/ Which filled the Southern ocean once, now sunk
/ By Nature’s fiat; these the remnants left
/ Above the waves, when earthquakes shook below
/ The ocean’s level, ev’ry spreading plain!
/ While now existing plains were once the heights
/ Of table mountains, and the many hills
/ Were loftier ridges, rising, clad with snows,—
/ The Continents great Alps!—Those valleys but
/ The ancient river courses, where once rolled
/ Their torrents, issuing from their founts on high,
/ Where many a glacier sparkled in the sun,
/ All stored in regions cold!” But look around
/ And room we find for theories diverse
/ From that advanced, which now may be declared!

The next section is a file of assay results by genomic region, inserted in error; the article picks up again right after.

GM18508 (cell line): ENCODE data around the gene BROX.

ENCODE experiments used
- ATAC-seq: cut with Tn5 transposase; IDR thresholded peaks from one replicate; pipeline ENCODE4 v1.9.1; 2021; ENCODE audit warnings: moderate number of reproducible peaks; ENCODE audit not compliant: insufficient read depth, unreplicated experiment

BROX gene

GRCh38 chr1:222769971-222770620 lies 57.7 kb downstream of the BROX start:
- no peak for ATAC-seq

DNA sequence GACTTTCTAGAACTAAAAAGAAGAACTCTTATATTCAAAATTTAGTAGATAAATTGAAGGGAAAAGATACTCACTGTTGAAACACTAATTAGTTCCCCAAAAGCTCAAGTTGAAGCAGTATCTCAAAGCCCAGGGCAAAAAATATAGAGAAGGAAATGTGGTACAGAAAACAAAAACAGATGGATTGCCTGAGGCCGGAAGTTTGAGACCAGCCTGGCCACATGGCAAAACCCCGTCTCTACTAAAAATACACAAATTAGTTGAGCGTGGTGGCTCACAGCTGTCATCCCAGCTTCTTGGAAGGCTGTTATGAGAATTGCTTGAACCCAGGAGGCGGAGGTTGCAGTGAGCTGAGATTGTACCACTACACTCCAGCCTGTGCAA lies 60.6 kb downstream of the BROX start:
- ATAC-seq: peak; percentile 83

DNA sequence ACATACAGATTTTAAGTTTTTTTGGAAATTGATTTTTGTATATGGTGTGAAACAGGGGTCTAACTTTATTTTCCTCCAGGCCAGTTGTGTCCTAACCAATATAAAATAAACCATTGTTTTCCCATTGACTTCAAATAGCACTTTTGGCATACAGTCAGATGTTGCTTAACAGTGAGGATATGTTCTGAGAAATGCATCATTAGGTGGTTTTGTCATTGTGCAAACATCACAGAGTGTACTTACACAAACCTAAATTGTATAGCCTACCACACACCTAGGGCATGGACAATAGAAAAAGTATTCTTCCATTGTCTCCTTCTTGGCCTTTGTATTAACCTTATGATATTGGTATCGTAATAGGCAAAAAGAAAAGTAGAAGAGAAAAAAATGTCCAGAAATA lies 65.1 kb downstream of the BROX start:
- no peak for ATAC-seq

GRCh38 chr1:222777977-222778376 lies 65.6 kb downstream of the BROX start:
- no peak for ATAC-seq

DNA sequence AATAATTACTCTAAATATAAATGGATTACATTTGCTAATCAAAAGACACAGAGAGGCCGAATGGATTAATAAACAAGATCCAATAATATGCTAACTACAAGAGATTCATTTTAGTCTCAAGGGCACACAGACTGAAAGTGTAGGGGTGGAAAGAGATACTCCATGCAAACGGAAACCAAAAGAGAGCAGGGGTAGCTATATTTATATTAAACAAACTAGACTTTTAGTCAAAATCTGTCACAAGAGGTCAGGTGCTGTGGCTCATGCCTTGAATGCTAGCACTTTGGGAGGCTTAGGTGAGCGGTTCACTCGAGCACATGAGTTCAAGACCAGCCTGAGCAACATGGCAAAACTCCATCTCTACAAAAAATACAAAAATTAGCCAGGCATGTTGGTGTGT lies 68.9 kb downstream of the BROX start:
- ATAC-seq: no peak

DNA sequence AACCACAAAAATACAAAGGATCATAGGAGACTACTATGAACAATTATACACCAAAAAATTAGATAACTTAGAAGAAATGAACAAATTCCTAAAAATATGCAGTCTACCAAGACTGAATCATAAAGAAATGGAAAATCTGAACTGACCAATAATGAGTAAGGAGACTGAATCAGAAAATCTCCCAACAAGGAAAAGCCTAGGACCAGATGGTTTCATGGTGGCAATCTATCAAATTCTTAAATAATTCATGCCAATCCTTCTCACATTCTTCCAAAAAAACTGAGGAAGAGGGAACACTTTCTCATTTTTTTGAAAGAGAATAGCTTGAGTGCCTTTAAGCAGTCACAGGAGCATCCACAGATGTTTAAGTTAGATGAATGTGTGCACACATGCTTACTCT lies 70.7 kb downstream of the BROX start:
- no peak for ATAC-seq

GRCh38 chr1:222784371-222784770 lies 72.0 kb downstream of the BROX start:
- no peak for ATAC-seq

- All begging for inhabitants to come
/ To take possession of their fertile soils,—
Canto Fourth in The New Zealand Survey
- So see this valley, as it now exists
/ In all its native grandeur, cov’ring much
/ Of elemental rudeness with the garb
/ Of vernal beauty; it can tell its tale
/ (Ev’n so of others may the same be said)
/ Of mighty revolutions undergone,
/ As marvellous as when above the waves
/ Yon mountain summits rose and stood on high.
- In all due time
/ This newly raised isle’s uncouth nakedness
/ Must disappear, and some adornment have!
Stanzas — On hearing of the Sudden Demise of Mr. G. Copeland, on May 22, 1866, Aged 65 Years in The New Zealand Survey
- Colonial prestine wildness, truly
/ Can from the past his praise declare;
/ As he in his allotment, duly
/ Has done his part with special care!
/ That part which makes the desert drear,
/ To bud and blossom as the rose;
Canto Third in The New Zealand Survey
- ’Twas furnished in due order with all things